September 27, 2018 at 2:42 PM #7470Dan ZibmanParticipant
On 18 May 2016, My Beloved Wife of 34 years died after a twenty month struggle, then battle, w/ MMMT (Mullerian Mixed Malignant Tumor or carcinosarcoma). She was sixty-four years old: supremely intelligent, abundantly creative, energetic, occasionally impulsive, healthy, beautiful and, loved my skinny ass. We had met in our thirties and built a relationship of complete love, trust, respect and understanding.
The world is less for her no longer being here, richer for her having been.
We did not know what was happening in Sep., 2014, until a ct scan revealed tumors. Two operations, then chemo ensued. Eventually, we relied upon the advice of a research MD at Dana Farber, who would prescribe treatment, which was administered locally (central NJ, USA).
Chemo treatments were carbo-platin/taxol, avastin/taxol and taxol only.
If you had met Lizzie one month before she had died, you might not have realized what she had been through, was going through. She was doing well, until she wasn’t, and then everything fell apart very quickly.
I miss her with every heartbeat, am eternally grateful to her for her Love Supreme (borrowed from Coltrane) and find it crushing to know that I will never see/feel/smell/hear/speak with/dance with her again.
Knowing, too intimately, what MMMT can, and does do, to women, I have been looking for someone/someplace who/where might find a way, or ways, to identify this monster early in a woman’s life and change the prognosis, so a full life might be lived.
September 29, 2018 at 12:55 PM #7474annParticipant
I am so sorry for your loss, Dan, and am thankful you have found a place where you can share your experiences. Those here are struggling with learning to deal with this cancer and learn from each other so that we might be of help in finding a way to positively impact this cancer.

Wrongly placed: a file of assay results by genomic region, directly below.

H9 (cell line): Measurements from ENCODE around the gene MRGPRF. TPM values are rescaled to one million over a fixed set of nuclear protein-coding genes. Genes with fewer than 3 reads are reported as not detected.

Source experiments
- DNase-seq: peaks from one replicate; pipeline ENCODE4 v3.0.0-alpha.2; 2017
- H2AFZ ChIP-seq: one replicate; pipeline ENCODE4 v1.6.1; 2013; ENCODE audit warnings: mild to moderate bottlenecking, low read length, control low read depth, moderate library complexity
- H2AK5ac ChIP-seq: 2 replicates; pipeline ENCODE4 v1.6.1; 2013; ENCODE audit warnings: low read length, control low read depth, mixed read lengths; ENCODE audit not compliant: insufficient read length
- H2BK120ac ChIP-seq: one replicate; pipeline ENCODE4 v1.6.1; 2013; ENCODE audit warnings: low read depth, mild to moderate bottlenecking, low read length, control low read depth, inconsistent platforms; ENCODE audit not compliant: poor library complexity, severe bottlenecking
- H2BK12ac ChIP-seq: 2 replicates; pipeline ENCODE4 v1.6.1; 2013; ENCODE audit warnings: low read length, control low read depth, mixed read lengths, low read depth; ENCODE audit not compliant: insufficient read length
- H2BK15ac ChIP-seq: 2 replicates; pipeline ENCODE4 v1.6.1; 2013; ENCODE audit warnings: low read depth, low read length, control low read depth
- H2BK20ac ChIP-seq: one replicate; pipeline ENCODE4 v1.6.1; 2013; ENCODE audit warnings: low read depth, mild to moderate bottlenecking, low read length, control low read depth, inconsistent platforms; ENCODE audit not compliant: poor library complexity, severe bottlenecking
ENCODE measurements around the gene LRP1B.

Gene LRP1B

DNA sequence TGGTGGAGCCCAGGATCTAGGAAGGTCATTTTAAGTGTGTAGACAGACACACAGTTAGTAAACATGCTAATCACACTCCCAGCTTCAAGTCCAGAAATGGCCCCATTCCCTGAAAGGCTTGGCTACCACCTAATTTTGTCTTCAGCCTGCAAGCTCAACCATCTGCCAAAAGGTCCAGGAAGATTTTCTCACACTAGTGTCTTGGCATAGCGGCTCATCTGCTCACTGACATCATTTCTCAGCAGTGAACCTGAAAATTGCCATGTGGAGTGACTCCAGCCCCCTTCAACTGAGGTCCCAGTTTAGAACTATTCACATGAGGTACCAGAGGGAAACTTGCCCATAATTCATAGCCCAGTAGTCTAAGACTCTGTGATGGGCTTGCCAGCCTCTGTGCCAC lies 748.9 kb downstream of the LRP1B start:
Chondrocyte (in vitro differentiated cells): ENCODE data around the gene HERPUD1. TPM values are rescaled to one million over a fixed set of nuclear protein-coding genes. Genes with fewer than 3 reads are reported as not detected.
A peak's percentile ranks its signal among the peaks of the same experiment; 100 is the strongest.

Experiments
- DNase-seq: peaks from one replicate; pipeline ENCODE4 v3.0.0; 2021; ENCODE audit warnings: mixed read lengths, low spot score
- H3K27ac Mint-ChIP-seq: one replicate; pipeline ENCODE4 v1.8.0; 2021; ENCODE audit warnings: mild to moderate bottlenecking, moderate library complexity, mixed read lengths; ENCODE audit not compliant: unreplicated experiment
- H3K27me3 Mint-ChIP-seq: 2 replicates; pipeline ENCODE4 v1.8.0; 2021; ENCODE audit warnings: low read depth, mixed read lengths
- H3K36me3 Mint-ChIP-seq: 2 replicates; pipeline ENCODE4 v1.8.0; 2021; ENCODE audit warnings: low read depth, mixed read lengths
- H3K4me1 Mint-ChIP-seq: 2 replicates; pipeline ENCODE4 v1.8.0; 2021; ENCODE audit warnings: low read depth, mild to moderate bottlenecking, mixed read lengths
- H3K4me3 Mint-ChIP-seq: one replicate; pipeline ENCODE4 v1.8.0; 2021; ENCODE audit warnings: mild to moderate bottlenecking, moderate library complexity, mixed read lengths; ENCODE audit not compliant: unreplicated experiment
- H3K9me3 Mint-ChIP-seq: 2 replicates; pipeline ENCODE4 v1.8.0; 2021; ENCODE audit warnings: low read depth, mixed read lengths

October 5, 2018 at 1:35 PM #7497Alicia BuckinghamParticipant
I am so sorry for your loss. Your wife sounds like an amazing woman and it is unfortunate that until recently, there was very little research on GCS. I lost my mother on March 12, 2018 to GCS, after a 6.5 year battle. Much like Lizzie, often you wouldn’t have been able to tell that my mother was fighting GCS (except for the hair loss of course). And again, like Lizzie, the end came fast and strong. We were blindsided, as was she. We thought everything was stable. Then…prognosis from doctors suddenly said “a few weeks, if that”. Every moment with your loved ones is a blessing, and must be treated as so.
I, too, am incredibly thankful for Diane Redington and her friends and family who have helped her to get GCS up and running, and for the doctors and researchers vigorously working. My mother was fortunate enough to meet Diane Redington in the last couple of years, and she and my family truly believed she was an angel. I am also deeply thankful for the project continuing, and for all of the love, support, and information/anecdotes that can be found here on this site. If I could reach out and hug every woman and family member that has to go through this, I would. Thank you for your story, and my deepest condolences for your loss. I hope there is one day an end to GCS, and all Cancer. The most important thing is HOPE.
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